30.    One of the very significant things about the Sabbath is that we are freed from our responsibilities of the week. This allows us to do what we think is most important. So, what is that? How many of us focus on how we can help others?
    According to the fourth commandment the Sabbath was dedicated to rest and religious worship. All secular employment was to be suspended, but works of mercy and benevolence were in accordance with the purpose of the Lord.... To relieve the afflicted, to comfort the sorrowing, is a labor of love that does honor to God’s holy day.—Ellen G. White, Signs of the Times,* November 30, 1876, par. 5; 2SP* 193.2; 4Red* 45.4; Welfare Ministry* 77.1; ML* 231.3.
    31.    Sometimes, we suggest that Sabbath should be used for reaching out to others. But, the Israelites were living in the midst of their nation with few others close around them. What kind of good works on Sabbath did God ask them to do? Were there opportunities for them to evangelize others?
    32.    In our last lesson, we talked about the jubilee year. In this lesson we are focusing not only on the seventh-day Sabbath but also on the seventh-year Sabbath. SeeLeviticus 25:1-7.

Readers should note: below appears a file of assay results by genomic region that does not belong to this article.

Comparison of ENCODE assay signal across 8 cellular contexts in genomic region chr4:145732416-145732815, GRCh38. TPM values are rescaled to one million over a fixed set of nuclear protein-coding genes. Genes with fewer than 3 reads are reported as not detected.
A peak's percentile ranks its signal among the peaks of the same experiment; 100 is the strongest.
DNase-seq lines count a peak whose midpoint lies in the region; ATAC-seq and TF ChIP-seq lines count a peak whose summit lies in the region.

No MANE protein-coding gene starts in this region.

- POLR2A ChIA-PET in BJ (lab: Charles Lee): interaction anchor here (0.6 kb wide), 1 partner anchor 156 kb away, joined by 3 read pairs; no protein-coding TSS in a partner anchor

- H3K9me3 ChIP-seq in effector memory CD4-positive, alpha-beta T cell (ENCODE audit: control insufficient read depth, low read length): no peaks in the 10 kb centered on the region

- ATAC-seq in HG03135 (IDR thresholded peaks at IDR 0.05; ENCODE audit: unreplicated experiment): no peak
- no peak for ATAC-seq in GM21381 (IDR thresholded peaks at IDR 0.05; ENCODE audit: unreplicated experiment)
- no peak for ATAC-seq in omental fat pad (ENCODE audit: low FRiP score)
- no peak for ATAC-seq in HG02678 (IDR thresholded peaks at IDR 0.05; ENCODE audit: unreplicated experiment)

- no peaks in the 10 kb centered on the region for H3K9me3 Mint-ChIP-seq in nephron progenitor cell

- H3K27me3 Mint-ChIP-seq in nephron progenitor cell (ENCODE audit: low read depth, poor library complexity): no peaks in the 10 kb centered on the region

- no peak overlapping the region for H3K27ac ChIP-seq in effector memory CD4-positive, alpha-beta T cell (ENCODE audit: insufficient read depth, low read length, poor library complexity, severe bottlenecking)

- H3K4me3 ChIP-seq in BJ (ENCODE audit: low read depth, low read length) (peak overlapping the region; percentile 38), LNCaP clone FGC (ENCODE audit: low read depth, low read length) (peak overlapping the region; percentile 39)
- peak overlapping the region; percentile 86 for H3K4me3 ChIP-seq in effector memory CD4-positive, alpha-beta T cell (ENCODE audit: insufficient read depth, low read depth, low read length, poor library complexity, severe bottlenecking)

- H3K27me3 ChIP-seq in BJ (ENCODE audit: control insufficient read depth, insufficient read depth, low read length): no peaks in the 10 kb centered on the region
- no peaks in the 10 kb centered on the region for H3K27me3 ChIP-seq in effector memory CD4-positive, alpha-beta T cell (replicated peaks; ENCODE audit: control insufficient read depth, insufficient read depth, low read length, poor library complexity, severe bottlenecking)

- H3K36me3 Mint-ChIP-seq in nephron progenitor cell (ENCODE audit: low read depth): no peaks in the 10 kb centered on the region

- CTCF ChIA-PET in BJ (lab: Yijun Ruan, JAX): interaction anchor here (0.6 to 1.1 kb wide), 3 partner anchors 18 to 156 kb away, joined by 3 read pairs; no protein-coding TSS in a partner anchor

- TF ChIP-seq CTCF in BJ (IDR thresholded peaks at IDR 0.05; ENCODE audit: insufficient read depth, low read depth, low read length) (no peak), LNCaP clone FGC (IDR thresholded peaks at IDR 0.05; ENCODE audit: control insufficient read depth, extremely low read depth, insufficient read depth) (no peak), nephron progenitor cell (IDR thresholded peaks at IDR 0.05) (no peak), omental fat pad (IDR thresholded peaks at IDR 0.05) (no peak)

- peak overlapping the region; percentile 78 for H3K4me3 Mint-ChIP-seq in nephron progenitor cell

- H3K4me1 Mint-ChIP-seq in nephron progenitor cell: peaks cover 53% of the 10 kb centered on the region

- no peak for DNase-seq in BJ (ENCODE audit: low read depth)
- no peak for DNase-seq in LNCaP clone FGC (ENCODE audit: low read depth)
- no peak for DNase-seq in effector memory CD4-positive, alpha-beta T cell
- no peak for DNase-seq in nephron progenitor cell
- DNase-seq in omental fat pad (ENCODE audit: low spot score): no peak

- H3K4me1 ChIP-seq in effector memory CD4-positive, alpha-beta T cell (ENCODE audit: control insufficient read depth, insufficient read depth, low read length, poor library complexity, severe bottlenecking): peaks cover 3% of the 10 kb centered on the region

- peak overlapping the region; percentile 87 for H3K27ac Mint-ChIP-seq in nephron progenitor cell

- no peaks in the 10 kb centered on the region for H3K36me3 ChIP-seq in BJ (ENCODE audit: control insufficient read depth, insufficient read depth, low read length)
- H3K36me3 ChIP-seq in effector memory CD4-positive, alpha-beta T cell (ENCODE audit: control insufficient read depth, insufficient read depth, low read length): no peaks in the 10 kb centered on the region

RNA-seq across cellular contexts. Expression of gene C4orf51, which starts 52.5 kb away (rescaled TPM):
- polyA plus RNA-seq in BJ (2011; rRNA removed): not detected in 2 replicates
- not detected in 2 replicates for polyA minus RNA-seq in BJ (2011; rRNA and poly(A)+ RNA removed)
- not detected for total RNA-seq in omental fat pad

Leviticus 25:1-7: The LORD spoke to Moses on Mount Sinai and commanded him 2to give the following regulations to the people of Israel. When you enter the land that the LORD is giving you, you shall honour the LORD by not cultivating the land every seventh year. 3You shall sow your fields, prune your vineyards, and gather your crops for six years. 4But the seventh year is to be a year of complete rest for the land, a year dedicated to the LORD. Do not sow your fields or prune your vineyards. 5Do not even harvest the corn that grows by itself without being sown, and do not gather the grapes from your unpruned vines; it is a year of complete rest for the land. 6Although the land has not been cultivated during that year, it will provide food for you, your slaves, your hired men, the foreigners living with you, 7your domestic animals, and the wild animals in your fields. Everything that it produces may be eaten.—Good News Bible.*